Vince Beiser (@vincelb) is an award-winning journalist specializing in social issues, technology, and the places they intersect. His latest book is The World in a Grain: The Story of Sand and How It Transformed Civilization.

What We Discuss with Vince Beiser:

  • Sand is to cities what flour is to bread — without sand, civilization as we know it could not exist.
  • Sand is at the core of our daily lives, used to make concrete, glass, asphalt, silicon chips in laptops, and smartphones.
  • Usable sand is a finite, endangered resource and desert sand doesn’t work for construction — in fact, Dubai imports sand from Australia.
  • There’s a black market for sand, and there are sand pirates — it’s a resource over which people literally die.
  • Nearly 70% of sand on Earth is quartz (one of the most common minerals on earth), and the cycle to create new sand takes 200 million years.
  • And much more…
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Like sands through the hourglass, so are the days of our lives. And whether you realize it or not, sand is a precious, finite, and increasingly endangered resource upon which the very survival of our civilization depends.

The World in a Grain: The Story of Sand and How It Transformed Civilization author Vince Beiser joins us to explain why this seemingly plentiful resource is in such demand, what separates useful sand from useless detritus, how sand fuels a thriving black market and murderous pirate trade, and the consequences humanity will face when this resource runs out. Listen, learn, and enjoy!

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More About This Show

It’s come to this: an entire show about sand. And while you might be tempted to take a sleepy cue from The Sandman and nap this one out, we urge you to give it a chance. Because whether you know it or not, you owe your way of life to sand. Computers? Smartphones? Cities? Not possible without the stuff.

But it’s got the be the right stuff — not just any sand will do, as Vince Beiser, author of The World in a Grain: The Story of Sand and How It Transformed Civilization explains.

“Nobody ever thinks about it; nobody gives it a second thought,” says Vince. “It seems like the most boring thing in the world. But come to find out it’s actually the most important solid substance on Earth. Without sand, we have no modern civilization. I had no idea about that. I had no idea of how important sand is. I had no idea how it’s completely transformed life on this planet. I had no idea that people were being murdered over it until I started looking into it, and then come to find out it’s actually an incredibly important and — to me, at least — deeply fascinating subject.”

Most of the sand used by the modern world goes into concrete — sand and gravel glued together with cement — which is what every apartment block, every office tower, every shopping mall, and pretty much every building is made out of. These buildings are windowed by glass made from sand and connected by roads made from sand. Those of us inside the buildings are reading and writing on computers and communicating with one another on smartphones with chips made from sand.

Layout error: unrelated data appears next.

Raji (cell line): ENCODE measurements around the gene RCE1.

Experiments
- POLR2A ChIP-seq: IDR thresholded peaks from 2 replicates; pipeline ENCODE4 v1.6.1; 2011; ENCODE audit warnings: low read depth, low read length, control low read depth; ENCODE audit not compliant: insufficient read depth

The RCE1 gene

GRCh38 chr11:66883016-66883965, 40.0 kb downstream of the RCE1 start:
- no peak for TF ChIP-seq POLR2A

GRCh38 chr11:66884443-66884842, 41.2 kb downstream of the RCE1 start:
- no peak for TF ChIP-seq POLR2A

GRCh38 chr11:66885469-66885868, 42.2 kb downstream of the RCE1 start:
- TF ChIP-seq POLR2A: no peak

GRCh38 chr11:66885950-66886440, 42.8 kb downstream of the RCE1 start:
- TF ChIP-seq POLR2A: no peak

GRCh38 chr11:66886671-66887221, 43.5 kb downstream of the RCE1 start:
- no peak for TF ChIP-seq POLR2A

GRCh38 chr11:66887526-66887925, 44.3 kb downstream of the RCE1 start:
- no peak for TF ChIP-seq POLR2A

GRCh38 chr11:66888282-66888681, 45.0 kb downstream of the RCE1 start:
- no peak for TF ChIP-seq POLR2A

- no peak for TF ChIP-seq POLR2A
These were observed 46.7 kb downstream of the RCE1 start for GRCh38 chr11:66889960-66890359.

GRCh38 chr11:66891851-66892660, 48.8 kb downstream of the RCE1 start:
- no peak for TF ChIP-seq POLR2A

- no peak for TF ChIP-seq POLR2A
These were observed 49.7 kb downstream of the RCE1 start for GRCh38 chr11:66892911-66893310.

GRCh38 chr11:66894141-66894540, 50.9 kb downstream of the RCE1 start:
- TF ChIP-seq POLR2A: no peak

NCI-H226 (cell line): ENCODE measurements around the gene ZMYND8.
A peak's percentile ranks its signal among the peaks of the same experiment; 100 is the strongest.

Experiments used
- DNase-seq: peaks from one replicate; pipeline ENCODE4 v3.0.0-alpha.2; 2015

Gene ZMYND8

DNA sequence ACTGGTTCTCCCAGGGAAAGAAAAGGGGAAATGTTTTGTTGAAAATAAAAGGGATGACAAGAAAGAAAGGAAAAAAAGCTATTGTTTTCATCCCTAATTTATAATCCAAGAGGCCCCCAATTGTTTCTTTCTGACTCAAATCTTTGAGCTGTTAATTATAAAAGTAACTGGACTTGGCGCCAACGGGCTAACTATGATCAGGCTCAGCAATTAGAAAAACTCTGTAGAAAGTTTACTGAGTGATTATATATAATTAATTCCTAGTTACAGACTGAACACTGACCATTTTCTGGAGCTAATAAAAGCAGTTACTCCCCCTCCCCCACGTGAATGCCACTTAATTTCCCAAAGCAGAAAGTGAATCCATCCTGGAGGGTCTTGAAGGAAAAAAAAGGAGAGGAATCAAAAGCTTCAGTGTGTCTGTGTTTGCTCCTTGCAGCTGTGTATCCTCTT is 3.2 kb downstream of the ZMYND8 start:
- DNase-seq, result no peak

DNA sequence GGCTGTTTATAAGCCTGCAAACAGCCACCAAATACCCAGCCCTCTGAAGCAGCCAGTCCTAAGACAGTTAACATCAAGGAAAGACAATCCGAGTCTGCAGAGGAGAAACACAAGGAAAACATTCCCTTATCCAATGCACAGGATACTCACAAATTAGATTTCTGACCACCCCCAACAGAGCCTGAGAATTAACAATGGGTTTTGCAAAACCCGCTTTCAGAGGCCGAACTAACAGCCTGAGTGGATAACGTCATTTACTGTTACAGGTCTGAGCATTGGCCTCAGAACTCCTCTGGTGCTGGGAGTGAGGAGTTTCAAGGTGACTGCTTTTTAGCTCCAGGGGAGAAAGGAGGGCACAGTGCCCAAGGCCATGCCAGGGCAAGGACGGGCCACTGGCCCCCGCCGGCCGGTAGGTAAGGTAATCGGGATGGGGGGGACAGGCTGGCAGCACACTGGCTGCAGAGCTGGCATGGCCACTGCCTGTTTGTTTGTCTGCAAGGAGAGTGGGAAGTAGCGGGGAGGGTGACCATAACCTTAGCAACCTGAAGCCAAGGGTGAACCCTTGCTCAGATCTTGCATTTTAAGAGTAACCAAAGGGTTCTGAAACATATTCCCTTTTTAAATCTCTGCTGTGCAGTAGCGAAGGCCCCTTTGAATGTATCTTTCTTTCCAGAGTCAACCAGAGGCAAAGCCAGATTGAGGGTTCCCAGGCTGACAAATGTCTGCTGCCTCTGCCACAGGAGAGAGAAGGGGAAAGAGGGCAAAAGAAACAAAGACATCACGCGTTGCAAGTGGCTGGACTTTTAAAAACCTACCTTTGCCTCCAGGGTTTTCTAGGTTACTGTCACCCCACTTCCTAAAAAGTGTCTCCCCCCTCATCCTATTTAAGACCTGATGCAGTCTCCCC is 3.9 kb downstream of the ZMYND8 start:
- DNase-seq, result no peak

“Without sand,” says Vince, “there’s no modern civilization. And the craziest thing about it is: we are starting to run out.”

It’s easy to wonder how this can be. We’ve got deserts and beaches covered in sand — it’s the most abundant thing on the planet, but it’s also used more than any other resource on the planet aside from air and water.

“We use about 50 billion tons of sand every year,” Vince says. “That’s enough to cover the entire state of California every single year. So of course there’s a lot of it, but at the end of the day, it’s a finite resource. It’s like anything else — there’s only so much of it. And the amount that we’re using has grown exponentially in the last couple of decades and that’s starting to develop into some really serious problems. All over the world, we’re stripping bare river beds, beaches, floodplains…to get at the sand, causing massive environmental damage.

“In some places, the demand is so intense that organized crime has gotten into it. There’s a black market in sand and the organized sand gangs do what criminals do everywhere: they bribe police and government officials to leave them alone, and if you really get in their way, they will kill you. Hundreds of people have been murdered over sand in the last few years.”

Listen to this episode in its entirety to learn more about what sand really is, why desert sand is mostly useless for making concrete (prompting Dubai to import sand from Australia in spite of being surrounded by the stuff), how long it takes for the useful sand we need to form, why California imports sand for its beaches from Canada, why one of the poorest regions in the United States remains economically disadvantaged in spite of the highly pure quartz sand found there supplying the means by which most of the world’s computers and smartphones are made, the fact that China used more cement in construction over the past few years than the United States did during the entire 20th century, the environmental havoc caused by — and crimes committed in — the search for more sand, and much more.


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